strength; a substantial minority take between 3 and 10 while a few 'more
sensitive or smaller people' only half. . .
Many claim that regular raving and/or use of Ecstasy has improved their
general mental state and their relationships with others. . .
Reports on people who have tried E in other situations often indicate
somewhat different experiences, including more unpleasant aftereffects. It
could be that increases in oxygen, endorphins and other substances in the
body caused by vigorous activity interact with MDMA to produce experiences
different from when the body is relaxed.
- 33 The Use of Ecstasy and Dance Drugs at Rave Parties and Clubs: Some Problems and Solutions, by Dr. Russell Newcombe, paper presented at a symposium on Ecstasy, Leeds, November 1992
Newcombe says the use of E, 'acid' and 'speed' has spread dramatically -
and into most social groups - over the last 5 years, largely because of
their popularity as dance drugs on the rave scene, the dominant subculture
of the 1990s. About 2 million people are estimated to have taken dance
drugs at raves including at least 750,000 who have taken MDMA. The aim is
to partake in an altered state of group consciousness by dancing for long
periods on E. The risks involved in using E are exacerbated at raves by the
nature of the drug dealing that takes place, e.g. imposter drugs being
sold, the setting, which can cause heatstroke, the response of the
authorities, where clubs are closed leading to more illegal raves, and mass
media coverage (implying drug scares promote drug use).
Reports of deaths and psychological disturbances related to Ecstasy use are
becoming more common, although there is little evidence that taking Ecstasy
is any more risky than alternative leisure activities.
Dr. Newcombe argues that the authorities should take a pragmatic policy
towards the rave scene, which focuses on reducing the threat to public
order and public health. At the local level, this implies setting up
multi-agency groups to develop a model of good practice for rave events.
He says that four matters require urgent attention:
1. The development of an agreed policy towards rave nightclubs and parties
2. The regulation of security staff
3. The reduction of organised drug supply and
4. The development of healthcare services for ravers, particularly
risk-reduction information and on-site outreach work.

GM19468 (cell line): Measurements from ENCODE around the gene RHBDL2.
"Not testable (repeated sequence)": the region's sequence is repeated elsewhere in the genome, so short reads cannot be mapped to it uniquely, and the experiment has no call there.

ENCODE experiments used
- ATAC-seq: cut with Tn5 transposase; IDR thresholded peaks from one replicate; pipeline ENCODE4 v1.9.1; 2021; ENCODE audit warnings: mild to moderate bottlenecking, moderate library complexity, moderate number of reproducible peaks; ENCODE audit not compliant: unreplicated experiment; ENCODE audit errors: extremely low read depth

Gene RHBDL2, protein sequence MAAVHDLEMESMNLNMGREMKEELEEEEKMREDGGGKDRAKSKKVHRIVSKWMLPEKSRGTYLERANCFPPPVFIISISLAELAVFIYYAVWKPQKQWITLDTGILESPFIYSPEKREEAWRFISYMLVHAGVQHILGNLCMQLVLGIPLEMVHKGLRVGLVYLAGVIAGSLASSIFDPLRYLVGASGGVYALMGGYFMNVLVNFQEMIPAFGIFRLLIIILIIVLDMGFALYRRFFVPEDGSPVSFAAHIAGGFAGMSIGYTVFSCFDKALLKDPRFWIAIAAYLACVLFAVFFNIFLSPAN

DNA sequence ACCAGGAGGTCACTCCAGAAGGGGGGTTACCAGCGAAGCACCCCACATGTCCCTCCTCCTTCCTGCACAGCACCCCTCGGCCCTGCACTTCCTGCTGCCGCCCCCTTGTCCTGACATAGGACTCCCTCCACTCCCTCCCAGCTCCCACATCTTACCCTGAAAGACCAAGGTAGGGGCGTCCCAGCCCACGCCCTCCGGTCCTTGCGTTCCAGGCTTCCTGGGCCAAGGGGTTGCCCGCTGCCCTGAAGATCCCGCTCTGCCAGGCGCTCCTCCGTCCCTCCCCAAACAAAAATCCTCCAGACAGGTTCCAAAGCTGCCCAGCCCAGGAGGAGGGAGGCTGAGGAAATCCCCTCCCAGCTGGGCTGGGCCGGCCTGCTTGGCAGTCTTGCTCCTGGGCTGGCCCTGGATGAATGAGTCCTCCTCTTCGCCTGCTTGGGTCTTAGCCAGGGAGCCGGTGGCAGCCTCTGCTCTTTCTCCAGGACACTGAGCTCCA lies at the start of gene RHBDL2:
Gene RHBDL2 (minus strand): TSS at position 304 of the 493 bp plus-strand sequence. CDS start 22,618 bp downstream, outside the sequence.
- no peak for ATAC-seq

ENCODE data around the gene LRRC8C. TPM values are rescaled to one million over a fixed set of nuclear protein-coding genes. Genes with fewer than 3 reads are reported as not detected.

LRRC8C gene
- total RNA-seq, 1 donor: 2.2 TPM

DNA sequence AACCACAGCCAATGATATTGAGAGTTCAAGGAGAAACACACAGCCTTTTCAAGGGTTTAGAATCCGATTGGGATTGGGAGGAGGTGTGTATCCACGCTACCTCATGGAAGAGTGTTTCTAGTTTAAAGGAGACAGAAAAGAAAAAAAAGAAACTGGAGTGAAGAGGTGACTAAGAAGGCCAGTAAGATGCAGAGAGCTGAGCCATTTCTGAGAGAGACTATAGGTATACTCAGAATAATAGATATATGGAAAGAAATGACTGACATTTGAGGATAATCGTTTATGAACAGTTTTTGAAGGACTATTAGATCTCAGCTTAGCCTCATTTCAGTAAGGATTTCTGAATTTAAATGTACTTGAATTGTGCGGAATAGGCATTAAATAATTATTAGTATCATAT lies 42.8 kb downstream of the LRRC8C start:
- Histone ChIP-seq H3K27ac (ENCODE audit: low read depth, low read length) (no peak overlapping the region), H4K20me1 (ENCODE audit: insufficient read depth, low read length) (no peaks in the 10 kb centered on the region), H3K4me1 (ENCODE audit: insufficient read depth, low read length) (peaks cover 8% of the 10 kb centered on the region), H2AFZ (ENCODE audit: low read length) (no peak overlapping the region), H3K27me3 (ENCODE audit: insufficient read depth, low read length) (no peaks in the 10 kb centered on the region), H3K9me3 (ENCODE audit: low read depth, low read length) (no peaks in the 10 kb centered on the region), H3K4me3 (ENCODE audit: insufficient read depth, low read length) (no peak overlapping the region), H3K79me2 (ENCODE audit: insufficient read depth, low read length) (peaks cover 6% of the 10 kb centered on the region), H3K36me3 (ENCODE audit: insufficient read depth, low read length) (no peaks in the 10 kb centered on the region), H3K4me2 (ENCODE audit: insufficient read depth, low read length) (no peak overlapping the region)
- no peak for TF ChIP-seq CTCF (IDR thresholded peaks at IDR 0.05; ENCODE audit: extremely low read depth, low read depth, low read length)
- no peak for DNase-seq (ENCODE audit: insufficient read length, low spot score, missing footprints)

The paper gives comparative figures - drawn from a 1992 Home Office
bulletin - of the number of seizures and convictions involving dance drugs
in the UK in 1981 and in 1991.
number of seizures quantity of seizures number of convictions
1981 1991 1981 1991 1981 1991
(d -- thousand doses)
amphetamine 1,117 6,821 18kg 421kg 1,074 3,532
LSD 384 1,636 n/a 170d 345 1,200
MDMA 0 1,735 0 365d 0 559
Newcombe estimates that over 100,000 young adults attend raves every
weekend. A national survey of 24,000 secondary school children in 1991
found record levels of drug use. Among 15-16 year-olds, 10% had used
cannabis; 7% LSD; 7% amphetamine and 4% MDMA (Balding 1992).48 Drug use is
higher with older groups.
Dr. Newcombe suggests that the rave can be seen as a religious ceremony
with the mixing desk as the altar and the DJs as priests. The DJs mix
records in response to the dancers to build up to a high. This peak
orgasmic 'trance dance' atmosphere is called 'kicking', 'mental' or
The raver's main aim is to dance and other activities such as conversation
and sexual behaviour are correspondingly reduced. Raving can be seen as
worshipping the god of altered consciousness. There is a virtual absence of
aggressive or disorderly behaviour at raves, partly due to very low
consumption of alcohol and partly due to drug use.
House music has developed into various styles: Techno music is favoured by
those who like maximum chemical stimulation. Ambient music is more peaceful
but just as powerful.
Relatively few harmful effects have been established as resulting from MDMA
use, compared to other popular drugs such as alcohol, tobacco, prescribed
drugs, Paracetamol and solvents, even taking into account the wider use of
these. Statistically, the risk of death is no greater than that involved in
other leisure pursuits.
Drug dealing at raves
Security staff cannot legally strip-search customers, so dealers can easily
smuggle drugs in their underwear. Women are sometimes used to carry drugs
in as they are less likely to be carefully searched because most security
staff are men. A woman can carry several hundred Es in her vagina.
There are two types of dealing organisations: 'mutual societies' which are